He could not hear the Garibrath Express approaching him. The train, heading towards Anand Vihar in Delhi from Kolkata, knocked him down and crushed him.
The student, who attended evening shift classes in the school, died on way to hospital.
"No complaint has been given by the boy's family so far. We shall register a case on our own," a GRP official said.
Friday, January 27, 2012
Assembly Election 2011 Results Live Update
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Friday, January 20, 2012
Recently (December 2011) M.P. Government’s Gau-Vansh Vadh Pratishedh (Sanshodhan) Act (Bill for Protection of Cow Progeny) got the Presidential clearance. As per this act punishment for slaughtering the cow or its progeny, transporting them to slaughter house, eating and storing beef, is punishable with a fine of R 5000 and prison term up to seven years. States like Gujarat, Karnataka, Jharkhand and Himachal Pradesh already have laws against cow slaughter, while Orissa and Andhra Pradesh permit the killing of cattle other than cows if the animals are not fit for any other purpose.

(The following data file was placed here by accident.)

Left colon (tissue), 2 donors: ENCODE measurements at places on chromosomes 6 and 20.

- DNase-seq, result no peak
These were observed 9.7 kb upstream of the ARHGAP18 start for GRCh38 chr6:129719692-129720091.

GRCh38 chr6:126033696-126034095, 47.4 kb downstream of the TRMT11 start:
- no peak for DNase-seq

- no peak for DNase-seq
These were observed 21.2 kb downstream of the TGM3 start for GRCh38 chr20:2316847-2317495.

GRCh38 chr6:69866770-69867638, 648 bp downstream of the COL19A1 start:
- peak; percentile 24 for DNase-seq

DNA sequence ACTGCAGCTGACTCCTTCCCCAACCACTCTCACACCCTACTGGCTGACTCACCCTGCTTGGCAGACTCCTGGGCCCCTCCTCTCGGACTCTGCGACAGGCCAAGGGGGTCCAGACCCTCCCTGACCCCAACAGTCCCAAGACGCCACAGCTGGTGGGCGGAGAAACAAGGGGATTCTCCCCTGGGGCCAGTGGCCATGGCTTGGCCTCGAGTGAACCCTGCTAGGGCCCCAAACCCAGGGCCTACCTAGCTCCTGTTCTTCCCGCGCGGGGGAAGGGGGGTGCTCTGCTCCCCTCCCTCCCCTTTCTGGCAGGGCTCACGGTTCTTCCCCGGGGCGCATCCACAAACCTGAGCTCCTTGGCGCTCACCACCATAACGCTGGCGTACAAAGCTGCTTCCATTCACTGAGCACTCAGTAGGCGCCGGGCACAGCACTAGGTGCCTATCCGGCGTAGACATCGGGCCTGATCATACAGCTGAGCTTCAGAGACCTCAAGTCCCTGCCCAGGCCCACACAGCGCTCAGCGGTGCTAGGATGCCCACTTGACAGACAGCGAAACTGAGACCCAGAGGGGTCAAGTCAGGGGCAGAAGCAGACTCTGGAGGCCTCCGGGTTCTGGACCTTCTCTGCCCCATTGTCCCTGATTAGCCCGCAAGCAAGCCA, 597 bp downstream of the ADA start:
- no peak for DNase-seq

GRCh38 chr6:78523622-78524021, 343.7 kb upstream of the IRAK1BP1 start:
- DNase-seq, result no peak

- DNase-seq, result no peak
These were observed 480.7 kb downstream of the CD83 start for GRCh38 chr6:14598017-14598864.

There are minimal restrictions in other states and none in Nagaland, Meghalaya, West Bengal and Kerala. Surprisingly beef consumption in India is double the combined consumption of meat and chicken, not only that India is also the third largest exporter of beef, As per the United Nations Food and Agriculture Organization UN (FAO) report titled Livestock Information, Sector Analysis and Policy Branch says the largest consumed meat in India is beef. The per annum consumption of beef in India is 26 lakh tons, as compared to 6 lakh tons of mutton and 14 laky tons of pork.
While the right wing Hindutva parties make no bones about their assertion that a total ban on cow slaughter is their aim, the Congress too has time and again played the cow protection card especially in the north.